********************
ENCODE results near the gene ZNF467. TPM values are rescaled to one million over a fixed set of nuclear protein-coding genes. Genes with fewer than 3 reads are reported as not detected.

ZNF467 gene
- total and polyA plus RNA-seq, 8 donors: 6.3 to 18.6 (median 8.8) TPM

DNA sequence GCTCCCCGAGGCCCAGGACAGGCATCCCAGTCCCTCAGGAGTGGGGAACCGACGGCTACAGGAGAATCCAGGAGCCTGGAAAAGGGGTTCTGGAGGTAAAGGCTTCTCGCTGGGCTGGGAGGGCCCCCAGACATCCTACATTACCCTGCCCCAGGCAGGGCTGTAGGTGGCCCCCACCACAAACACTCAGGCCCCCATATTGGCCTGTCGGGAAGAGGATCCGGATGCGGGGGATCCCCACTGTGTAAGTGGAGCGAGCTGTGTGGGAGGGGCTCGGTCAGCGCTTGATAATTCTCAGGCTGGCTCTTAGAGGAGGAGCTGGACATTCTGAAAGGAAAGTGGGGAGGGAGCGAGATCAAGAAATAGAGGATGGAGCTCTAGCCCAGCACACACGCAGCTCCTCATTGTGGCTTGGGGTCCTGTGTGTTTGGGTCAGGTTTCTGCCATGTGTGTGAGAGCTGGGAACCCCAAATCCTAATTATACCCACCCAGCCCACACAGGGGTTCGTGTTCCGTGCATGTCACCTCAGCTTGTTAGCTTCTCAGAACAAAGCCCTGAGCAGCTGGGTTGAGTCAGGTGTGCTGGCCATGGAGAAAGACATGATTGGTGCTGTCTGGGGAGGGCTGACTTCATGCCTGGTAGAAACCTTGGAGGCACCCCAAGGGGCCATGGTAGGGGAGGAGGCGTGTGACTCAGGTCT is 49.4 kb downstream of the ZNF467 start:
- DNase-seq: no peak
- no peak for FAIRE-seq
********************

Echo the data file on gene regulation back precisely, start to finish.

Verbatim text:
ENCODE results near the gene ZNF467. TPM values are rescaled to one million over a fixed set of nuclear protein-coding genes. Genes with fewer than 3 reads are reported as not detected.

ZNF467 gene
- total and polyA plus RNA-seq, 8 donors: 6.3 to 18.6 (median 8.8) TPM

DNA sequence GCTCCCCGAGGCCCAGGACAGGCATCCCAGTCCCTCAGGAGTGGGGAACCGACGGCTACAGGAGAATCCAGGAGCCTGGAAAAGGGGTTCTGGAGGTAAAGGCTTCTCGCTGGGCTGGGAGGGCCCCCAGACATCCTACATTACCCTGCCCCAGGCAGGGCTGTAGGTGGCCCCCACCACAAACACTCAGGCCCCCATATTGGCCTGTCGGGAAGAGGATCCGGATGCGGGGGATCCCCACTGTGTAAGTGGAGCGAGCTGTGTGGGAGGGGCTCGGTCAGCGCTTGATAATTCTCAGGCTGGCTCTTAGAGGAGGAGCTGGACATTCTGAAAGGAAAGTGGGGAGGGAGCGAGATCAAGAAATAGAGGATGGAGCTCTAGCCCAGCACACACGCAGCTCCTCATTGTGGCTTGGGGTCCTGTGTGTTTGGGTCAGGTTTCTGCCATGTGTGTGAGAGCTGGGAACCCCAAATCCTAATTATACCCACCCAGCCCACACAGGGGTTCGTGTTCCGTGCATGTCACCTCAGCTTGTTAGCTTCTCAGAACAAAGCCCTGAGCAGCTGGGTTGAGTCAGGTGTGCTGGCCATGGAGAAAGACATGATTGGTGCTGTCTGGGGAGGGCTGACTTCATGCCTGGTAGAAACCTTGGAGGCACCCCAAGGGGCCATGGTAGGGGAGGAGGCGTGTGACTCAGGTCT is 49.4 kb downstream of the ZNF467 start:
- DNase-seq: no peak
- no peak for FAIRE-seq